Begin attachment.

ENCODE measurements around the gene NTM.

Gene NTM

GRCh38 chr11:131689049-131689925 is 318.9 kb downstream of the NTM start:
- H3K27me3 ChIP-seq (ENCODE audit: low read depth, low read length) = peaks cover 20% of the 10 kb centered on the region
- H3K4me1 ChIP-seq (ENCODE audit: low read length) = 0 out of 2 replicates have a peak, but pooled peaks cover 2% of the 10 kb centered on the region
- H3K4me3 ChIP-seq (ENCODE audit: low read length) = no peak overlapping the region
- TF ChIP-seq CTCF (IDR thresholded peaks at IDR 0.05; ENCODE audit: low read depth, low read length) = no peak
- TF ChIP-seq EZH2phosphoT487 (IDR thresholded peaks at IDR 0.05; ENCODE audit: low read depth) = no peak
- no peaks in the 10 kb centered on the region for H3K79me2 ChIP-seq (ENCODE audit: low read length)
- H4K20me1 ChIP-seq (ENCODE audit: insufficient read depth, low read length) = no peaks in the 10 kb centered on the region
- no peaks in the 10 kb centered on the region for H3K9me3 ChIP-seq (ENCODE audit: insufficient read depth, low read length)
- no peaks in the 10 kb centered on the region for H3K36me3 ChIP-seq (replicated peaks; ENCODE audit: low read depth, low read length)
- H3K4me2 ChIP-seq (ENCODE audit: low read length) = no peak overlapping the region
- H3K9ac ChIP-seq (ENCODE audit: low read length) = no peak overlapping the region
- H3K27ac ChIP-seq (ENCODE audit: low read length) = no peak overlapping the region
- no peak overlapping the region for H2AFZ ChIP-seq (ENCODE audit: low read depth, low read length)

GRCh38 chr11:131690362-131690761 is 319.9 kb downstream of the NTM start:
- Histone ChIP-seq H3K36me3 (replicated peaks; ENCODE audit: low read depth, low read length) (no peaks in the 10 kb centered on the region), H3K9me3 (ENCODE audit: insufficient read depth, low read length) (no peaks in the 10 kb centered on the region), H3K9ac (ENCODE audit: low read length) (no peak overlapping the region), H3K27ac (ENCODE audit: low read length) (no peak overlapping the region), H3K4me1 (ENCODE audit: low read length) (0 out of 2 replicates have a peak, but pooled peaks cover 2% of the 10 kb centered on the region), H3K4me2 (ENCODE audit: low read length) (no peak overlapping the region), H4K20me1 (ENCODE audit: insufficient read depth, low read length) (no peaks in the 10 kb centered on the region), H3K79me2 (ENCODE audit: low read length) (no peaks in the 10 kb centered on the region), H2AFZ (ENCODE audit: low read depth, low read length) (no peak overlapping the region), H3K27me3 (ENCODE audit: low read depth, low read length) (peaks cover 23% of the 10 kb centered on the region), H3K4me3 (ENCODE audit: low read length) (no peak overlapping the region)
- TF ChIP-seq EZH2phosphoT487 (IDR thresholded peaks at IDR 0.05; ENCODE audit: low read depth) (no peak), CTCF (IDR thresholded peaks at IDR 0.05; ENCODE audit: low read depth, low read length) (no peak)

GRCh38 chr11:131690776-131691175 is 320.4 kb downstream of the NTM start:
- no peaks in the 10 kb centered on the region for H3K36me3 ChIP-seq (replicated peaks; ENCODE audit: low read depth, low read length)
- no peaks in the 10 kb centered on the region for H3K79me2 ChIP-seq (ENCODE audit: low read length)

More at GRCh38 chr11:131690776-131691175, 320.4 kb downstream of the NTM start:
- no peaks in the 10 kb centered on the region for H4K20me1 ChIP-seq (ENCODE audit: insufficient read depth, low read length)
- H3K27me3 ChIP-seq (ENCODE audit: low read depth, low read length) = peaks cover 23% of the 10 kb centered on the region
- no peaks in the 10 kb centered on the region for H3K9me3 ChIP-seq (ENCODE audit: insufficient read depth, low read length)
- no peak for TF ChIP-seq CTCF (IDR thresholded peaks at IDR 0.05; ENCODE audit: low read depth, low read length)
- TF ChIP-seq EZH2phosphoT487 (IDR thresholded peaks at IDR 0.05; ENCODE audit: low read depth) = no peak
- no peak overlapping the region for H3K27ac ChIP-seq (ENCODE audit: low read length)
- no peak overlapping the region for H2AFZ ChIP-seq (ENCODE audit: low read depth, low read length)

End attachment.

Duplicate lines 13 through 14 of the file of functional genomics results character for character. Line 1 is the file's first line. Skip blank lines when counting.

- H3K4me2 ChIP-seq (ENCODE audit: low read length) = no peak overlapping the region
- H3K9ac ChIP-seq (ENCODE audit: low read length) = no peak overlapping the region